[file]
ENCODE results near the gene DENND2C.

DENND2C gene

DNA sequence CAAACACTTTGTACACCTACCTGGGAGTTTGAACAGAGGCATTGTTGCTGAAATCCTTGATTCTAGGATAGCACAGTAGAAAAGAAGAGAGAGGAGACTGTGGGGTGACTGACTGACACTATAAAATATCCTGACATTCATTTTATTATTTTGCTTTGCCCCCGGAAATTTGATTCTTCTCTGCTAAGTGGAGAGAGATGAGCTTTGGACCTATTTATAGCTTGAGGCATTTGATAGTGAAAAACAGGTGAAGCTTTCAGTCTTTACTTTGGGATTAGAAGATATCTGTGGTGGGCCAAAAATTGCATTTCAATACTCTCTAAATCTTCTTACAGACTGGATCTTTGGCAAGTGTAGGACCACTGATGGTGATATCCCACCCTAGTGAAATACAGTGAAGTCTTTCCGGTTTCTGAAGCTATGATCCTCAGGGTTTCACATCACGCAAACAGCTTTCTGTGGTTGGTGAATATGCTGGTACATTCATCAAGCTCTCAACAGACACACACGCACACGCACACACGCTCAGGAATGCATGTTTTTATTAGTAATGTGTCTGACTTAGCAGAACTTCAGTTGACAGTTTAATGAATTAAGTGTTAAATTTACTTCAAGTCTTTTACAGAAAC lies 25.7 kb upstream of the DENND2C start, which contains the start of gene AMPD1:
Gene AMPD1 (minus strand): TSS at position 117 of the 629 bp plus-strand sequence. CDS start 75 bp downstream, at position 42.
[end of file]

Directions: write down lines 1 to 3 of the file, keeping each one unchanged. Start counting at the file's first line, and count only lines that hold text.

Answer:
ENCODE results near the gene DENND2C.

DENND2C gene

DNA sequence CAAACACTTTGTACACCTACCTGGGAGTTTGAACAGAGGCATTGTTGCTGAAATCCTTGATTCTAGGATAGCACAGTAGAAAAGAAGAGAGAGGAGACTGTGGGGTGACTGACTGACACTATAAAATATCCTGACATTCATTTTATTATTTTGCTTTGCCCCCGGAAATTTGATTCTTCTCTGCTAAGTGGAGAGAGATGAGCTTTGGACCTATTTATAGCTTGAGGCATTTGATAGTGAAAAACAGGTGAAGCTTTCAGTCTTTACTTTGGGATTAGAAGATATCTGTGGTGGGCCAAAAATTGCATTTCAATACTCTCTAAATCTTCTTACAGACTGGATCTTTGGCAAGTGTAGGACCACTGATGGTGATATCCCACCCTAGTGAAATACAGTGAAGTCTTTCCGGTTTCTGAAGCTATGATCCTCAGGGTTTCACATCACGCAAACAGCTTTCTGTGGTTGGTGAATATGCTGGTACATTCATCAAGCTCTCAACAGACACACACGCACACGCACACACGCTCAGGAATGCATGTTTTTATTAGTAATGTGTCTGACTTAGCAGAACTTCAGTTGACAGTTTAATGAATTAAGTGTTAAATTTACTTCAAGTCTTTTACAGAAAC lies 25.7 kb upstream of the DENND2C start, which contains the start of gene AMPD1: